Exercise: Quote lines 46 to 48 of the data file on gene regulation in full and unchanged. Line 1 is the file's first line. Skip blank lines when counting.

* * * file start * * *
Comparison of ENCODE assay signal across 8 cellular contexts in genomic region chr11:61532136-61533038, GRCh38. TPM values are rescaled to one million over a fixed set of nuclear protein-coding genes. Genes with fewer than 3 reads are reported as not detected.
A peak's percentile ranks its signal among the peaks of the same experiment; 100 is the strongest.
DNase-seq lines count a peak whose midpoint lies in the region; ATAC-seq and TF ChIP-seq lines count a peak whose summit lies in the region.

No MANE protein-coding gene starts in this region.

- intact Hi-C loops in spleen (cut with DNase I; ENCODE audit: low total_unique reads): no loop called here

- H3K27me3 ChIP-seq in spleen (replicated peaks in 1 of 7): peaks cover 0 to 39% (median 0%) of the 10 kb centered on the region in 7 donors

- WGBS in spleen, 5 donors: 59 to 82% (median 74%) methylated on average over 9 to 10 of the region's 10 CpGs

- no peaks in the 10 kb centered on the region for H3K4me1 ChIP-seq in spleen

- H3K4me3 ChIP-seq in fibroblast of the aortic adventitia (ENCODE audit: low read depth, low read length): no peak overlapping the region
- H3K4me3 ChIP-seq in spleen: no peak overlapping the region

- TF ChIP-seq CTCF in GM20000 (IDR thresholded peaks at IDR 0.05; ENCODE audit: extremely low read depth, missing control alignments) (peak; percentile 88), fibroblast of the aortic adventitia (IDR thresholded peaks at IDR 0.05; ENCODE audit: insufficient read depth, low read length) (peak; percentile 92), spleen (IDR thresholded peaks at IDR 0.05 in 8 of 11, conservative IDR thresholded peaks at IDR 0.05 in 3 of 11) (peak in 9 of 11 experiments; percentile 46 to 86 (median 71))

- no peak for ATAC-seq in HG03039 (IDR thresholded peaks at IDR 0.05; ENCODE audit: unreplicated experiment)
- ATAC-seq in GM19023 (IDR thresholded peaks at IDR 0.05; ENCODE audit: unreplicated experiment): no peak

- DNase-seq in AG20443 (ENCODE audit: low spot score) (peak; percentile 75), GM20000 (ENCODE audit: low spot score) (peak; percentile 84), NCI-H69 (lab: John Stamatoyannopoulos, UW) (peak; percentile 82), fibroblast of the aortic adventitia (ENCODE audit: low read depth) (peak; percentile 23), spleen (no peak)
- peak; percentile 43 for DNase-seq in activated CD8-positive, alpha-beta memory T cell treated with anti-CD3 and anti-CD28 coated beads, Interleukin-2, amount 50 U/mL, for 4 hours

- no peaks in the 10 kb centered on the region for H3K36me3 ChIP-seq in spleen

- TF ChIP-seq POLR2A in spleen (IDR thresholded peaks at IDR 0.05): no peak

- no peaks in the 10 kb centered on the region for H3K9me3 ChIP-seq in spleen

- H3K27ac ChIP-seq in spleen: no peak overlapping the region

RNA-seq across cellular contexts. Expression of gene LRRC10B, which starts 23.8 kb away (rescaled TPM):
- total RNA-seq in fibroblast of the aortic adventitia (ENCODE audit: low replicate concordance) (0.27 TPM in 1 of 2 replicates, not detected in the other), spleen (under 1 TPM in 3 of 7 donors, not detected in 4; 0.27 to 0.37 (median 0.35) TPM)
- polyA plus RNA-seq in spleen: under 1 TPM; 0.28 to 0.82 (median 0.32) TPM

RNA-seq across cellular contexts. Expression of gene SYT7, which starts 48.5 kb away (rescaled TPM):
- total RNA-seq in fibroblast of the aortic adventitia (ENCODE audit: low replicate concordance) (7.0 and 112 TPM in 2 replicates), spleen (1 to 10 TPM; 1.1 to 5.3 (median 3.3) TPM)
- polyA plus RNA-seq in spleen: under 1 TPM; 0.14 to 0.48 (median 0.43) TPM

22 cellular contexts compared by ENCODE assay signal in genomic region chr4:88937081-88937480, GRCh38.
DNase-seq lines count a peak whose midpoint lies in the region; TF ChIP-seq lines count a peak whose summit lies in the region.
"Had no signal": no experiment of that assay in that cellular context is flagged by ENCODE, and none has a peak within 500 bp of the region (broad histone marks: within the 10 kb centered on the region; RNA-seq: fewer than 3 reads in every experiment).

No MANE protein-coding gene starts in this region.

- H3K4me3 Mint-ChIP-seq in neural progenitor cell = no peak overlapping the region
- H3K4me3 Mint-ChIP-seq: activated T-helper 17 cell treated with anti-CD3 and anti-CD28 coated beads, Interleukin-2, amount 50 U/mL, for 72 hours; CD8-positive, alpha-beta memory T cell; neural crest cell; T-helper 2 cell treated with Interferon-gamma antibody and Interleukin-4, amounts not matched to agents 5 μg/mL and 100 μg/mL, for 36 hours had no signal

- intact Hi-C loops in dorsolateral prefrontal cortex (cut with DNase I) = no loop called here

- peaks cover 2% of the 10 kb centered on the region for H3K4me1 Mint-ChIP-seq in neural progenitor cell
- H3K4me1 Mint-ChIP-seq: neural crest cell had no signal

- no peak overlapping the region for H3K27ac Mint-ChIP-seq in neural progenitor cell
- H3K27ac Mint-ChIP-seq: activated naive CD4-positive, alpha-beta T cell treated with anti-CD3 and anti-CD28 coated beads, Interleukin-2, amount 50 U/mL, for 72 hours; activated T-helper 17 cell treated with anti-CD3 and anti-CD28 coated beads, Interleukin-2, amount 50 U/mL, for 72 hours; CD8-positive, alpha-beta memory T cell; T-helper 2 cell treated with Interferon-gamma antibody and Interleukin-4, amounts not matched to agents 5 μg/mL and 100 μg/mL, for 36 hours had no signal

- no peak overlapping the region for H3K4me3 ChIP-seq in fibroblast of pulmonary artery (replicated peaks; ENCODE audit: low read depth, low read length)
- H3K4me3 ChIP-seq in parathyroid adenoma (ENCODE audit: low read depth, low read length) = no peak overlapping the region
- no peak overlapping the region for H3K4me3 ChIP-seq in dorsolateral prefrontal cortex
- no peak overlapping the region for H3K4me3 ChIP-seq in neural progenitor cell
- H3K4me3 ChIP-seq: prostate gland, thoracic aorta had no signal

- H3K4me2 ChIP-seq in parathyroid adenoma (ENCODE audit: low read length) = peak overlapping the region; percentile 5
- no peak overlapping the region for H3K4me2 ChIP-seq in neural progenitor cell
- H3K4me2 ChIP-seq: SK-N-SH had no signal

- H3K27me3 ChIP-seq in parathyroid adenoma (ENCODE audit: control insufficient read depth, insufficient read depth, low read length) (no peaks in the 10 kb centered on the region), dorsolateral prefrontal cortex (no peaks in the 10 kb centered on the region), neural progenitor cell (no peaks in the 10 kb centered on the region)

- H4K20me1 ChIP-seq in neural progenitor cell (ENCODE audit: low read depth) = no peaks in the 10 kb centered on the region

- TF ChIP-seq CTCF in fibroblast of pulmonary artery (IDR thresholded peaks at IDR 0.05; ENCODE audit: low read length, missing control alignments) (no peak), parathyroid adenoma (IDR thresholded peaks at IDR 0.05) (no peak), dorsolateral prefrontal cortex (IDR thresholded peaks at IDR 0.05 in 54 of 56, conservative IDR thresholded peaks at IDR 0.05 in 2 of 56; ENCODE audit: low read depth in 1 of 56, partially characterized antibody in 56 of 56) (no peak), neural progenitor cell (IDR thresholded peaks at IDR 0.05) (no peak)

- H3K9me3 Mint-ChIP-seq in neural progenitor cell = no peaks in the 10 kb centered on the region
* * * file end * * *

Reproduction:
- H4K20me1 ChIP-seq in neural progenitor cell (ENCODE audit: low read depth) = no peaks in the 10 kb centered on the region

- TF ChIP-seq CTCF in fibroblast of pulmonary artery (IDR thresholded peaks at IDR 0.05; ENCODE audit: low read length, missing control alignments) (no peak), parathyroid adenoma (IDR thresholded peaks at IDR 0.05) (no peak), dorsolateral prefrontal cortex (IDR thresholded peaks at IDR 0.05 in 54 of 56, conservative IDR thresholded peaks at IDR 0.05 in 2 of 56; ENCODE audit: low read depth in 1 of 56, partially characterized antibody in 56 of 56) (no peak), neural progenitor cell (IDR thresholded peaks at IDR 0.05) (no peak)

- H3K9me3 Mint-ChIP-seq in neural progenitor cell = no peaks in the 10 kb centered on the region